To fulfill this need, Vanessa provides counselling and evidence-based workshops, seminars, and consultations. These services are tailored to meet the requirements of the organisation or individual she works with.

Dr Leona Black

Dr Leona Black

Dr Leona Black has been an Educational Psychologist since 2007, having qualified at the University of Bristol, UK. Leona wanted to find a way to combine her love of animals and concerns around welfare with her understanding of humans. 

Her belief is that the welfare of humans is important when considering the welfare of animals. So in 2021, Leona embarked on a Masters at The University of Edinburgh in International Animal Welfare, Ethics and Law. She learnt from speaking to colleagues in and outside of the course just how prevalent compassion fatigue can be in the area of animal welfare. As a result, she now uses her expertise in psychology to support those directly supporting animals. 

She has a coaching psychology business called The BlackLight Coach which aims to coach people through aspects of their work including compassion fatigue, stress and burnout.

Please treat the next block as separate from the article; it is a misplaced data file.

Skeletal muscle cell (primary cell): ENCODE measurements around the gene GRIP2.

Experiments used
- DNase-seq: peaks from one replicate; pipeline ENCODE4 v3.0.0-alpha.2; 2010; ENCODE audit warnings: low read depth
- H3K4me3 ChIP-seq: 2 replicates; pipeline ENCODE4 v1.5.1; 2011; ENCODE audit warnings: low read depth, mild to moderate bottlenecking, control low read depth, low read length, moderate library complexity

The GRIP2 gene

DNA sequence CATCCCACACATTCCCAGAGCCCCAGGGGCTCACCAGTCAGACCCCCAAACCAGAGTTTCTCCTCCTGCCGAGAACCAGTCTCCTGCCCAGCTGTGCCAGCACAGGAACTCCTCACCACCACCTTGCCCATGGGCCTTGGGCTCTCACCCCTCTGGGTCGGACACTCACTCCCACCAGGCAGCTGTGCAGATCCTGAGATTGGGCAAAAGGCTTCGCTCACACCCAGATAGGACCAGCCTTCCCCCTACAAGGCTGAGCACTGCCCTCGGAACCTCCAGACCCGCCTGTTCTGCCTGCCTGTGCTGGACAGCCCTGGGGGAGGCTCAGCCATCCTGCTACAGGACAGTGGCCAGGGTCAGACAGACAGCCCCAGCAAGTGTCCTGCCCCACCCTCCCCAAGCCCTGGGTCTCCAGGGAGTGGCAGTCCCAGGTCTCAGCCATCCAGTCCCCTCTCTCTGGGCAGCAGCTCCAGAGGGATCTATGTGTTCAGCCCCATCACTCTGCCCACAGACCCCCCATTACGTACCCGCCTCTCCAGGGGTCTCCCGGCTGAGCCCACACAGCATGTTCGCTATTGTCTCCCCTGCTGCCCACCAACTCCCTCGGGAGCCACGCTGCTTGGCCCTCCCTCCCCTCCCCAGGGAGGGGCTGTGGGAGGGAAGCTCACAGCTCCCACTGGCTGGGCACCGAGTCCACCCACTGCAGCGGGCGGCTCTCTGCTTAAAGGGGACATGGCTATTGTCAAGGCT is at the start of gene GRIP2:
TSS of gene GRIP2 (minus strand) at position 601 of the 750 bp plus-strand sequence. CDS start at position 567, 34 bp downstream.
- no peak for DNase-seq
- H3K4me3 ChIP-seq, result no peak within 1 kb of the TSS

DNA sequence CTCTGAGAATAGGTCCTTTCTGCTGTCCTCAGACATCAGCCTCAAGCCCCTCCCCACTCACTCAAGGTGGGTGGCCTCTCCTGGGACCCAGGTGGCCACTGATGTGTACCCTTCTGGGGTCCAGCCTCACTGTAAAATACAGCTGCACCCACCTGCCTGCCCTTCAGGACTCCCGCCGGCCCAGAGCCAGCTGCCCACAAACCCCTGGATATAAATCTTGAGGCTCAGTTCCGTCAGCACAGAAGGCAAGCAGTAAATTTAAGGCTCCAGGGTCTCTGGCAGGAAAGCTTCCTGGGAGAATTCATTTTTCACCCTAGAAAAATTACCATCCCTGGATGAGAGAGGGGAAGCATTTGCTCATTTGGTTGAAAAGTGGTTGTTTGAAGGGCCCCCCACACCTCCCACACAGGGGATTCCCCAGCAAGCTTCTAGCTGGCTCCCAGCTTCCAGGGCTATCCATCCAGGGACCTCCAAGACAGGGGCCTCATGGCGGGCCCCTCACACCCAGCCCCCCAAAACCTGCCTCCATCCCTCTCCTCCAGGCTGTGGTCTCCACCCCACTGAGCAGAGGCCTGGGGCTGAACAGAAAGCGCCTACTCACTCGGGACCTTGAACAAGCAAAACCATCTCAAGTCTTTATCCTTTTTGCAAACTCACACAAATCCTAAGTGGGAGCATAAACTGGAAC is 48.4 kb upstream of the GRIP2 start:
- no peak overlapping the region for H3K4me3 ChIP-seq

Tell your story confidentially

Sometimes healing can come in the form of disclosure of your personal story. This can be done confidentially if you wish. In this form you may choose to omit your name or use a pseudonym. 

Animal-Free Science Advocacy respects your personal privacy and if you want to come forward to tell your story you are welcome to use the form below. Animal-Free Science Advocacy will keep all personal details of your name, location and email address strictly confidential – this will not be shared to any third party other than Animal-Free Science Advocacy‘s staff. 

Please also note that Animal-Free Science Advocacy complies with all relevant state and territory legislation in this regard and encourage all respondents to be mindful of legislation in their state or territory which may restrict the ability to disclose information.